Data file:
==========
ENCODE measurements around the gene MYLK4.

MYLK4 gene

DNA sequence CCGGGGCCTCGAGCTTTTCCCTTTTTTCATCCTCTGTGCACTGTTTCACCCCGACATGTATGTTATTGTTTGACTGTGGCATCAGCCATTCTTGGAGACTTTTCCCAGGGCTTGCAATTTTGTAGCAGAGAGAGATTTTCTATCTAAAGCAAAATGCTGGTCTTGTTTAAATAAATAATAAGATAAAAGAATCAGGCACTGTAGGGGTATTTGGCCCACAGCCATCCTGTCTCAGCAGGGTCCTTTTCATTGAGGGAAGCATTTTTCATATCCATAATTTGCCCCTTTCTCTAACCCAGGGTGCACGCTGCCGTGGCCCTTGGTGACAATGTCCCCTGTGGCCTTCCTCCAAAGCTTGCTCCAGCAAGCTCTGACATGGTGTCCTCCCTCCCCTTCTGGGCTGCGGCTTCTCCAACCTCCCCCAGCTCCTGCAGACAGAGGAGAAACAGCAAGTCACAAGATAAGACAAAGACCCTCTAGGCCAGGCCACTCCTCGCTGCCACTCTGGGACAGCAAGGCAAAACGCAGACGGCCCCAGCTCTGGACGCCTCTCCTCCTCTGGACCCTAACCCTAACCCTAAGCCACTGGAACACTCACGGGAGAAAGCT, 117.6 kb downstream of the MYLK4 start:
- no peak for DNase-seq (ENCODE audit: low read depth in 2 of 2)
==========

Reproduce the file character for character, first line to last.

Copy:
ENCODE measurements around the gene MYLK4.

MYLK4 gene

DNA sequence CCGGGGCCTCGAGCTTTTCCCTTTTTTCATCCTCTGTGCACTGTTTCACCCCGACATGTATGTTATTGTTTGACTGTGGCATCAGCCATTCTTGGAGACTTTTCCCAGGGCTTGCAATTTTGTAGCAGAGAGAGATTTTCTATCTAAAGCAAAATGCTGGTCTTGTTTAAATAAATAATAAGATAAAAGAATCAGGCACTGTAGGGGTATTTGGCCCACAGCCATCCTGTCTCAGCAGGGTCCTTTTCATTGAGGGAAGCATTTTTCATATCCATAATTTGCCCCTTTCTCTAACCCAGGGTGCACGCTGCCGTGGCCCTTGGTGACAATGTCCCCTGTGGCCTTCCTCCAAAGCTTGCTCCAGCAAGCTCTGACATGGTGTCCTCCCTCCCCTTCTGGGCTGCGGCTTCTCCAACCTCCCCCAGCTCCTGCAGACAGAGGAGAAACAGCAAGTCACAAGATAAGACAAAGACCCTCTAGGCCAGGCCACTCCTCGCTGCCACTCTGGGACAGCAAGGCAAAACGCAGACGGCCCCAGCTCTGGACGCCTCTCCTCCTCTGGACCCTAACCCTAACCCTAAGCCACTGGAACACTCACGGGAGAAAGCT, 117.6 kb downstream of the MYLK4 start:
- no peak for DNase-seq (ENCODE audit: low read depth in 2 of 2)